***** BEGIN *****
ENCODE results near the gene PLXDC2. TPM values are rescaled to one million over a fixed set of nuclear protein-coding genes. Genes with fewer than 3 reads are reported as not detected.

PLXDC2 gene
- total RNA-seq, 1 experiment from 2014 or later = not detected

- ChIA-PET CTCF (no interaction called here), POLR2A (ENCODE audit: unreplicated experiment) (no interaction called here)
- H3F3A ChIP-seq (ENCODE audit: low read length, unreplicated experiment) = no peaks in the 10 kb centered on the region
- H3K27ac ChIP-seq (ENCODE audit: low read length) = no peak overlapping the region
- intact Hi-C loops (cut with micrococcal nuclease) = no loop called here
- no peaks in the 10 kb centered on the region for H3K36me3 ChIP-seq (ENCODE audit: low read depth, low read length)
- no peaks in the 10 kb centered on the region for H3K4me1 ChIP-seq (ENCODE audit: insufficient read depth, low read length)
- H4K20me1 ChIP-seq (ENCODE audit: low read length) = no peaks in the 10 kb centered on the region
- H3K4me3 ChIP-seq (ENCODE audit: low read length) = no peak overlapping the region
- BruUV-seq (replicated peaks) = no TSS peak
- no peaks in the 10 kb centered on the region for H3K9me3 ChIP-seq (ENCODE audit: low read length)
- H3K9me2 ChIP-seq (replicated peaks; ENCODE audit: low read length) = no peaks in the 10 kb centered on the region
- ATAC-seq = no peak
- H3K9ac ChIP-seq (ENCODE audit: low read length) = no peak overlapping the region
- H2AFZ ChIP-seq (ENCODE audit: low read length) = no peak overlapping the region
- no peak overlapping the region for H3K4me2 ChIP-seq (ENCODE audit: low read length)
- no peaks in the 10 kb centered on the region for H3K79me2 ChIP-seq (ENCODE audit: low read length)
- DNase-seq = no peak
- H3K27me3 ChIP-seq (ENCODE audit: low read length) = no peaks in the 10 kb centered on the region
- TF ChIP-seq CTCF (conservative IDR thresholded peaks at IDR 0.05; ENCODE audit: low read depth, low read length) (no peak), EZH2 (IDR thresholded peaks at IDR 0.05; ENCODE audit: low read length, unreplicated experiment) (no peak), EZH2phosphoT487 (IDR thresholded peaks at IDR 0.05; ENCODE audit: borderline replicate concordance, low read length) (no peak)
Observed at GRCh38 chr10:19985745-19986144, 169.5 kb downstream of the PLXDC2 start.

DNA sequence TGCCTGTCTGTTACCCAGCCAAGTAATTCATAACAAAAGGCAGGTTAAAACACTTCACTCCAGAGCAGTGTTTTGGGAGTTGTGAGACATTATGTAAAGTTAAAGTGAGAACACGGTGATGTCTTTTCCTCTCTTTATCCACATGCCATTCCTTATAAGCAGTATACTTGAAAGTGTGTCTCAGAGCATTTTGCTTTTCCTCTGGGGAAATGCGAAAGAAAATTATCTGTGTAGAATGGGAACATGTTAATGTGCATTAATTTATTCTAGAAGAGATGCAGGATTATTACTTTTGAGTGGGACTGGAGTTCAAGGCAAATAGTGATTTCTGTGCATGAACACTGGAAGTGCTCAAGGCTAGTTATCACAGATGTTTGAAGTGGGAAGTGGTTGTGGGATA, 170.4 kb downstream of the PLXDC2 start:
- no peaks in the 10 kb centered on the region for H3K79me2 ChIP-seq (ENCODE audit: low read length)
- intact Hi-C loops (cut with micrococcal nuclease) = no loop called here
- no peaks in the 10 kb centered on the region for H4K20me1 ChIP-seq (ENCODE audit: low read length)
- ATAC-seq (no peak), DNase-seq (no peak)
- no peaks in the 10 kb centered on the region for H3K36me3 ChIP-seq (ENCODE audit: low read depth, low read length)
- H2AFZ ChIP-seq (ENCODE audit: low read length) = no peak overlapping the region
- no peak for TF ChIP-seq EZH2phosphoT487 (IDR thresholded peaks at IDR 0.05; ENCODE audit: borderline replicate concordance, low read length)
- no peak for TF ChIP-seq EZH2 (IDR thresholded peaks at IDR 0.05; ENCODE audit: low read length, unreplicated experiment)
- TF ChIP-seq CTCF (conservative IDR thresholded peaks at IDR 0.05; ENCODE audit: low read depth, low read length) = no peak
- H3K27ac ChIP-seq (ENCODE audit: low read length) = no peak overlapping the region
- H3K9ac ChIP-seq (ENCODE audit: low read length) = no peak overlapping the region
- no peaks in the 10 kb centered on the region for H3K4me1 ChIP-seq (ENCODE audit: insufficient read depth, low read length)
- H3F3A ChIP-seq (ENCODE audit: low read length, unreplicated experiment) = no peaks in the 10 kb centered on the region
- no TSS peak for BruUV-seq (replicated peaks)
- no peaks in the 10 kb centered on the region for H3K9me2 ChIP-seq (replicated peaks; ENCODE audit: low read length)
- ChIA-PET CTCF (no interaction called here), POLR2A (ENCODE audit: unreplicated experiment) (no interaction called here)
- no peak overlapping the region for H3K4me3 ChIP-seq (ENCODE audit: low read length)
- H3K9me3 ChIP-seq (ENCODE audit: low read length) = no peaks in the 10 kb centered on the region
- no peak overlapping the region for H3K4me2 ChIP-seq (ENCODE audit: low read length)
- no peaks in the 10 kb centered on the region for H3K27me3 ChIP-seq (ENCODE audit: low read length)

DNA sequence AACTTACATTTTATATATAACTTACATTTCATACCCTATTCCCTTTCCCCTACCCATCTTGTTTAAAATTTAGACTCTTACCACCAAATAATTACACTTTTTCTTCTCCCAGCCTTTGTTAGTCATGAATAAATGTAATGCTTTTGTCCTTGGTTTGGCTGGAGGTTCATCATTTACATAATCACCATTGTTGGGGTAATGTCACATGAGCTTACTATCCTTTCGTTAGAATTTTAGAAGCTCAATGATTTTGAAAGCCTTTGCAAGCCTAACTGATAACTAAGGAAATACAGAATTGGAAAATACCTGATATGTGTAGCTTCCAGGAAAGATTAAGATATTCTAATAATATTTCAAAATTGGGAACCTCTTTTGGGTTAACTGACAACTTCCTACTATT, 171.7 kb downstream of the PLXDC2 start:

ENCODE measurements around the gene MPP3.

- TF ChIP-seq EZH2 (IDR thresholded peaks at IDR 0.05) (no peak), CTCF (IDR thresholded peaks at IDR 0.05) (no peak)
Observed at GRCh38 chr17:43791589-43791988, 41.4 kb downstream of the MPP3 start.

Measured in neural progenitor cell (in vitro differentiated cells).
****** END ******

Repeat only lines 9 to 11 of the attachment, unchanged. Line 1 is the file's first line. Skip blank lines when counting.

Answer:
- no peaks in the 10 kb centered on the region for H3K4me1 ChIP-seq (ENCODE audit: insufficient read depth, low read length)
- H4K20me1 ChIP-seq (ENCODE audit: low read length) = no peaks in the 10 kb centered on the region
- H3K4me3 ChIP-seq (ENCODE audit: low read length) = no peak overlapping the region